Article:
Now we can ask how the matrix L must be set in order to make the error go to zero. Setting up a state equation for the error as follows does this:

(,8.7) 
where

(.8.8) 
If we now transpose the matrix of the error differential equation, we get a form which is very similar to a controller structure:

(.8.9)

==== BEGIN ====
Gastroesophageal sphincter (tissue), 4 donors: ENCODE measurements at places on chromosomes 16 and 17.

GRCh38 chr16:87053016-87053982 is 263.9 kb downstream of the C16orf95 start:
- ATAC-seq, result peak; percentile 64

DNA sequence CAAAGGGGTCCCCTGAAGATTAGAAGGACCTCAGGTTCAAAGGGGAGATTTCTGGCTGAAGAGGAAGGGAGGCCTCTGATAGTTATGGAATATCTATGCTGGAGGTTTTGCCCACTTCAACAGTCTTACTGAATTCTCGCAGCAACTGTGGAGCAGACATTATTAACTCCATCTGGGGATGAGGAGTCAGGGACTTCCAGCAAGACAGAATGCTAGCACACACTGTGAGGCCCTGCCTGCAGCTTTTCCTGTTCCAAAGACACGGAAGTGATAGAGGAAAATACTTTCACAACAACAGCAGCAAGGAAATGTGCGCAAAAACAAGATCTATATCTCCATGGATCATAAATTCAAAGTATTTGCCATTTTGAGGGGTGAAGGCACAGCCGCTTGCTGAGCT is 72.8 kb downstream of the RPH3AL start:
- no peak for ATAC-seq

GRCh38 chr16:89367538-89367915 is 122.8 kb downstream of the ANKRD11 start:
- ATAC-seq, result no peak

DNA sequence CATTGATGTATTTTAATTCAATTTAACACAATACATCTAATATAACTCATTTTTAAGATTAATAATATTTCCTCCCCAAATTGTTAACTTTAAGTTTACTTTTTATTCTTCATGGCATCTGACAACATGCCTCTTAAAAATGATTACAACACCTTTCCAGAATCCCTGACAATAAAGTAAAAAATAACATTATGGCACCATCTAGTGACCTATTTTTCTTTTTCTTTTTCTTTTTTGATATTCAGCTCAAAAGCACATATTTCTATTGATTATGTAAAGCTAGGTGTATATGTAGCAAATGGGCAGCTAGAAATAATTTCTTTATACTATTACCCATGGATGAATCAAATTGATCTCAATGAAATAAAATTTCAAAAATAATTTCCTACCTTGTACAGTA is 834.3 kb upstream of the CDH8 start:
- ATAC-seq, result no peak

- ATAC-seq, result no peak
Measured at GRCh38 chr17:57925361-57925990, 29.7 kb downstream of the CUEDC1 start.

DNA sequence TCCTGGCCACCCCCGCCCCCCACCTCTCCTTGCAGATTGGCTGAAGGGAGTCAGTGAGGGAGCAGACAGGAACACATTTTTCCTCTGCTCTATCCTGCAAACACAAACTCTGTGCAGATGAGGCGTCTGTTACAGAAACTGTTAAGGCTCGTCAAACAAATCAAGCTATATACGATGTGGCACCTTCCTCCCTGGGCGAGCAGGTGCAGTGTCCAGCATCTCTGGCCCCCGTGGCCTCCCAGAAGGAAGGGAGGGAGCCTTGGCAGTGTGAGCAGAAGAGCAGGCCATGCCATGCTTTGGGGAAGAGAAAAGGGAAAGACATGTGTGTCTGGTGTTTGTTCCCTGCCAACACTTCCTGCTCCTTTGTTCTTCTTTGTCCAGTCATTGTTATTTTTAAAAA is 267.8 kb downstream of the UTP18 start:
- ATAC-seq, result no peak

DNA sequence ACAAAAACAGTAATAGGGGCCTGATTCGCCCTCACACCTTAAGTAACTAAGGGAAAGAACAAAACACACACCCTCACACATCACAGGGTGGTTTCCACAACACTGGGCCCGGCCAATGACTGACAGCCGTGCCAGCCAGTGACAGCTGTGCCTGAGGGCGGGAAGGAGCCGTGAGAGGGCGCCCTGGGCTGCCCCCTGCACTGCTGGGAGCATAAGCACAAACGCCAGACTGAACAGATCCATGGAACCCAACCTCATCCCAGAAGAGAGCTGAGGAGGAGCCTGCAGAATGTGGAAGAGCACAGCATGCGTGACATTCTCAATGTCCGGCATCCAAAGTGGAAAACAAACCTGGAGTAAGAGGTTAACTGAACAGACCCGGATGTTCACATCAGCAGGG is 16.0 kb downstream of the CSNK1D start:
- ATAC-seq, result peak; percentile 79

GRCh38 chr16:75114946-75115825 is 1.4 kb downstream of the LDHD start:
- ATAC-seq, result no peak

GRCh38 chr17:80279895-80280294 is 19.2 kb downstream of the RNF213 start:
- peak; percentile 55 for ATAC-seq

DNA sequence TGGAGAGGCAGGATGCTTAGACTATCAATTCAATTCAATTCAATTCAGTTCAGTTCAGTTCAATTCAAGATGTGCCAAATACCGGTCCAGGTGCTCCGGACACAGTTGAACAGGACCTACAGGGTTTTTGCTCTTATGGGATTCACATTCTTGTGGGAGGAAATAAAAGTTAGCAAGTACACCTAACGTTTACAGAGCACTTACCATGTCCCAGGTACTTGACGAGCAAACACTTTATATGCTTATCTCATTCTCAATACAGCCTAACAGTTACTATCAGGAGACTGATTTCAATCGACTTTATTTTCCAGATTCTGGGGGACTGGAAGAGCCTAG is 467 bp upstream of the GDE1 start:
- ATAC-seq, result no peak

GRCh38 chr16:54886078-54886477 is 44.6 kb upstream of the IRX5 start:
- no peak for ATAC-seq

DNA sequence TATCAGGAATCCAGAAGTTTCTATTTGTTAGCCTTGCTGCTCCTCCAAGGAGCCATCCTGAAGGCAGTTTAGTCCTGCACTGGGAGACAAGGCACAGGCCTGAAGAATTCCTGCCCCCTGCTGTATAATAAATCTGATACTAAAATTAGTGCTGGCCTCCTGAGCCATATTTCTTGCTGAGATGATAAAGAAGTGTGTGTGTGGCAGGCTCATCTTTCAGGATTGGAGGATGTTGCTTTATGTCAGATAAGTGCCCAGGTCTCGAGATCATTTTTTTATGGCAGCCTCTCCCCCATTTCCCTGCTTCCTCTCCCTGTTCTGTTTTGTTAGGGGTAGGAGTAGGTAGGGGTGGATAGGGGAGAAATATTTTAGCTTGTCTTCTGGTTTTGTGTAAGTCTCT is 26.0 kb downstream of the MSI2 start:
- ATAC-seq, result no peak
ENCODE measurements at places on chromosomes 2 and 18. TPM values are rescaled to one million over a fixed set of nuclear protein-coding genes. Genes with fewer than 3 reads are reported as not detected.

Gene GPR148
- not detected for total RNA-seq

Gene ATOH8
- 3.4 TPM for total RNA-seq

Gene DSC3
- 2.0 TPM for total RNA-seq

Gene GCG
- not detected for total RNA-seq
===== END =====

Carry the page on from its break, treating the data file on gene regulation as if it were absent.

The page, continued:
The effectiveness of such an observer greatly depends on the exact setting of the parameters, and on the exact measurement of the output vector. In the case of a real system, none of these criteria can be taken for granted. In the event of relatively great disturbances in the measurement, great parameter differences, or internal noises in the system, the Luenberger observer (as a deterministic case) cannot work anymore and we have to turn to the Kalman filter. Let us analyze the basics and the theory of the Kalman filter a little bit more because it is more important for our investigations, and its practical importance is much higher than that of a deterministic case.